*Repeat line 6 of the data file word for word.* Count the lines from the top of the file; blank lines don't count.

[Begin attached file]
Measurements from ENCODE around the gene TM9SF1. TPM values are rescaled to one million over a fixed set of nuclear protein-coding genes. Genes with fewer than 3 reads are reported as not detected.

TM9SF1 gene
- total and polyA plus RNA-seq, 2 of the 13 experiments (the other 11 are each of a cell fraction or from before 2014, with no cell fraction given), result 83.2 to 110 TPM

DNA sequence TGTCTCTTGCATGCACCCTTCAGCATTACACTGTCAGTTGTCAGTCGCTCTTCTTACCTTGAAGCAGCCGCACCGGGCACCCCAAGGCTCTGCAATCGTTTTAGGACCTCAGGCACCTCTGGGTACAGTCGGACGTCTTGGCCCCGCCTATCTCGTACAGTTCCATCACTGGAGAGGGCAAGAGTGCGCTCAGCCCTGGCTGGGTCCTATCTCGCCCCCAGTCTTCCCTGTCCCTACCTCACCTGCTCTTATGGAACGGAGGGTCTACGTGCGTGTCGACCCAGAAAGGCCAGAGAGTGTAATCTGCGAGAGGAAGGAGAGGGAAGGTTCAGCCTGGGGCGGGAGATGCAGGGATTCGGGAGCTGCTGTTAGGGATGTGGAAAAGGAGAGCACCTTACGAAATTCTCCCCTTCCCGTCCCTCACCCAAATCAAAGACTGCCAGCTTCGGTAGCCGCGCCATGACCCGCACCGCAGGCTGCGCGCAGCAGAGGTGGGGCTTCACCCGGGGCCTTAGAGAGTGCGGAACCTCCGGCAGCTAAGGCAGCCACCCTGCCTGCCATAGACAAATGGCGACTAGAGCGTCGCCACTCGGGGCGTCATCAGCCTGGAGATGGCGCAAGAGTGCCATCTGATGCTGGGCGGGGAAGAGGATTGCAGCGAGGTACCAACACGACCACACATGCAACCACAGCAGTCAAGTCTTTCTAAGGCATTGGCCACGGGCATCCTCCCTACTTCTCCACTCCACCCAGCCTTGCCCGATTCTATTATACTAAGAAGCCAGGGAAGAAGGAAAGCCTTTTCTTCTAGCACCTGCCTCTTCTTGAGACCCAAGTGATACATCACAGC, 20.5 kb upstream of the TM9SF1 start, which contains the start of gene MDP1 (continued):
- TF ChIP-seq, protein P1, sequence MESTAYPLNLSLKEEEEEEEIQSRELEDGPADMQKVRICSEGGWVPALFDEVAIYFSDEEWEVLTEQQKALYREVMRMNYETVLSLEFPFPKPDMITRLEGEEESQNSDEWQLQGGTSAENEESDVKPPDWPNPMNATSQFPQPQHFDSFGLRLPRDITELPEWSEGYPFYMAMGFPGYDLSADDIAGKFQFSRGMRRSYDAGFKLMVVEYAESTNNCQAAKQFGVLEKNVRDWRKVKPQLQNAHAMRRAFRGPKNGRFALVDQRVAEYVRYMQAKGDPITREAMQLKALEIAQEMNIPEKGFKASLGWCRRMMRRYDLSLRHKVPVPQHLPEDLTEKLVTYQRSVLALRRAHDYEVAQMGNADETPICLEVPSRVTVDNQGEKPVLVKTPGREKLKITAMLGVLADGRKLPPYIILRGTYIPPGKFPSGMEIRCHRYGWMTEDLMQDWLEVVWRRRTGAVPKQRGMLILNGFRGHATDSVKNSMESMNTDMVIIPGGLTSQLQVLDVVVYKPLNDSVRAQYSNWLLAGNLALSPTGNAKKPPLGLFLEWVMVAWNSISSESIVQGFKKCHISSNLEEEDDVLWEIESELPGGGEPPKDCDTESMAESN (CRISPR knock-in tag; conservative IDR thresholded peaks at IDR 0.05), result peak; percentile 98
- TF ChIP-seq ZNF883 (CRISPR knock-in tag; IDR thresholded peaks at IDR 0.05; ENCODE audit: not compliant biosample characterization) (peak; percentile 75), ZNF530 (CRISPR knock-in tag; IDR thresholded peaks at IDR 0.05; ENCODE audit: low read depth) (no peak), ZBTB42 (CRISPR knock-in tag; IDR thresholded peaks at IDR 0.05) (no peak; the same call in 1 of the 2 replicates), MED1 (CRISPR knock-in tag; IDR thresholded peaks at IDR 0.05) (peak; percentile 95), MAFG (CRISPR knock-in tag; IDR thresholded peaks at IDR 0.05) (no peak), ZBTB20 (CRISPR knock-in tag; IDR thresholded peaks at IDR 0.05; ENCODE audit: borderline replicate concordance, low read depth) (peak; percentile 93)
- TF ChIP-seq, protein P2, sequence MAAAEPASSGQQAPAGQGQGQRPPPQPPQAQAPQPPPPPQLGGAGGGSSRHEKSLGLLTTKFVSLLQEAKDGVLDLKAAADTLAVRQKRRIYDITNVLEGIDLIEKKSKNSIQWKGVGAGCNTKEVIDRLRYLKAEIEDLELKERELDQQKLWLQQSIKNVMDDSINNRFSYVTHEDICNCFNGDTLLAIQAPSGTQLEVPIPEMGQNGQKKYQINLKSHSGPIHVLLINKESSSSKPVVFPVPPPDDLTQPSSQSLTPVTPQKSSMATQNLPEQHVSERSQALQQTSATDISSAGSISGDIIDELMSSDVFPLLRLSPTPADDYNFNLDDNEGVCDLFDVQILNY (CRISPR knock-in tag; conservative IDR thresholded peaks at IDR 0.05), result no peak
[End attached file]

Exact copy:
- TF ChIP-seq ZNF883 (CRISPR knock-in tag; IDR thresholded peaks at IDR 0.05; ENCODE audit: not compliant biosample characterization) (peak; percentile 75), ZNF530 (CRISPR knock-in tag; IDR thresholded peaks at IDR 0.05; ENCODE audit: low read depth) (no peak), ZBTB42 (CRISPR knock-in tag; IDR thresholded peaks at IDR 0.05) (no peak; the same call in 1 of the 2 replicates), MED1 (CRISPR knock-in tag; IDR thresholded peaks at IDR 0.05) (peak; percentile 95), MAFG (CRISPR knock-in tag; IDR thresholded peaks at IDR 0.05) (no peak), ZBTB20 (CRISPR knock-in tag; IDR thresholded peaks at IDR 0.05; ENCODE audit: borderline replicate concordance, low read depth) (peak; percentile 93)